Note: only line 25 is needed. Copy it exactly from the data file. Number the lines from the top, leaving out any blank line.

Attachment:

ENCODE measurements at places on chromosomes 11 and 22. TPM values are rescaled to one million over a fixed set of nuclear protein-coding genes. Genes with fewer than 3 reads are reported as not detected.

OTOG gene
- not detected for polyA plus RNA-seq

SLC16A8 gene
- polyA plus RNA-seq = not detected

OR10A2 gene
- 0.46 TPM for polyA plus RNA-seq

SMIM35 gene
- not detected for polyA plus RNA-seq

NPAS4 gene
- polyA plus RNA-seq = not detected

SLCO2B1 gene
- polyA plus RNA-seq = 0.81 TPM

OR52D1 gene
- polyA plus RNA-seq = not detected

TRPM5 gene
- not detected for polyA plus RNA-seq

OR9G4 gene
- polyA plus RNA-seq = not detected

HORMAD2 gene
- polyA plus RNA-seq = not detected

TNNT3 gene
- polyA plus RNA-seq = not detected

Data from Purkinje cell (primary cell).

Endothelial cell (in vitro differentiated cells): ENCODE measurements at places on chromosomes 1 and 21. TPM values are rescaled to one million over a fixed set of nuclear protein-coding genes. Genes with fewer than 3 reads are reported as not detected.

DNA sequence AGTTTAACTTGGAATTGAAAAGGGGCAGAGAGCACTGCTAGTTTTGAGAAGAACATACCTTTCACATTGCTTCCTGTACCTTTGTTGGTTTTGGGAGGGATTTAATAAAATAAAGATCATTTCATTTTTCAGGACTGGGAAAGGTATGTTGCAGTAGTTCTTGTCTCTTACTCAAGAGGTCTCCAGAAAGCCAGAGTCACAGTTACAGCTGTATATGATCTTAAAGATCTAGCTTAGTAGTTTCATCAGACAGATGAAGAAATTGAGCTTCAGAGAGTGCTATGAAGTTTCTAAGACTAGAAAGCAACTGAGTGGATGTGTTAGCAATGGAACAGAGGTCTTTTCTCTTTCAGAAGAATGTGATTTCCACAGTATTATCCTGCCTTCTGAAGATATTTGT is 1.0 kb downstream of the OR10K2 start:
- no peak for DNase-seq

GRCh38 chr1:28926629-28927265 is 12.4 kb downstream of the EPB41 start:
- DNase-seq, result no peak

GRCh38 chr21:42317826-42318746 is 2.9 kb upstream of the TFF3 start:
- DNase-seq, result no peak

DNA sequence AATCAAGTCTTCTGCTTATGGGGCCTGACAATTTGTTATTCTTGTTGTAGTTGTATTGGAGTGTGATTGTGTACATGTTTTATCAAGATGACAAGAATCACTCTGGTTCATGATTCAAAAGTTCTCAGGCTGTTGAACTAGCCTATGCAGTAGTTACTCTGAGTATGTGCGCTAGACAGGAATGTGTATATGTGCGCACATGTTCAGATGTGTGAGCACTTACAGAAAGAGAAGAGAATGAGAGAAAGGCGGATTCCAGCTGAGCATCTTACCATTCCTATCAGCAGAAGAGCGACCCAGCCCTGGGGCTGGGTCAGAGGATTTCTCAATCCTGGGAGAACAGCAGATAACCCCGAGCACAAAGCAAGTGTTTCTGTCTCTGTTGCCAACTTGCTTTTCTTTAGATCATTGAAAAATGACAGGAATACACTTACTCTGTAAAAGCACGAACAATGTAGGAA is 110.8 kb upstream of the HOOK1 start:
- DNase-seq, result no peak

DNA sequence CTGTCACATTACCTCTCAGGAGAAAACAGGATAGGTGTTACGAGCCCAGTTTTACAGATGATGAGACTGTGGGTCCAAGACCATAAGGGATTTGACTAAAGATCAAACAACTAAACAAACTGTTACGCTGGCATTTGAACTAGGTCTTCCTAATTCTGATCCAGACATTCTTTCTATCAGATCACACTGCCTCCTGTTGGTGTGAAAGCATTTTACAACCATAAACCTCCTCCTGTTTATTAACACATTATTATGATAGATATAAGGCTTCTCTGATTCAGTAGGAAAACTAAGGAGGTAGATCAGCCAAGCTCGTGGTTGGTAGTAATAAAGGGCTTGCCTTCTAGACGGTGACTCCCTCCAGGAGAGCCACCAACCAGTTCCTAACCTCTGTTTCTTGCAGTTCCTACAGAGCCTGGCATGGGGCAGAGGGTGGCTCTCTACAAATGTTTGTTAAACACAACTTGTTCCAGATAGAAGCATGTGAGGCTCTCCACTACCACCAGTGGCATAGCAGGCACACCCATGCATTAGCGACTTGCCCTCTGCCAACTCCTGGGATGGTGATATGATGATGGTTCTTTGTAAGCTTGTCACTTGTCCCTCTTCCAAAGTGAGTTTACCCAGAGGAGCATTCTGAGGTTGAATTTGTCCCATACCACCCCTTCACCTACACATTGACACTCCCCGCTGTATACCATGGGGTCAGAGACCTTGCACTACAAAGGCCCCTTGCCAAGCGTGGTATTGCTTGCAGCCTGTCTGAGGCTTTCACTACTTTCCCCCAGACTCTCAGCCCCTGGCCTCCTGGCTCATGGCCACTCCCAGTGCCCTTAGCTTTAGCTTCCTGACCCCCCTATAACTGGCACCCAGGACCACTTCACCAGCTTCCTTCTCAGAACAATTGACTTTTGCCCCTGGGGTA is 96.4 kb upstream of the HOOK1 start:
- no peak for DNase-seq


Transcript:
Endothelial cell (in vitro differentiated cells): ENCODE measurements at places on chromosomes 1 and 21. TPM values are rescaled to one million over a fixed set of nuclear protein-coding genes. Genes with fewer than 3 reads are reported as not detected.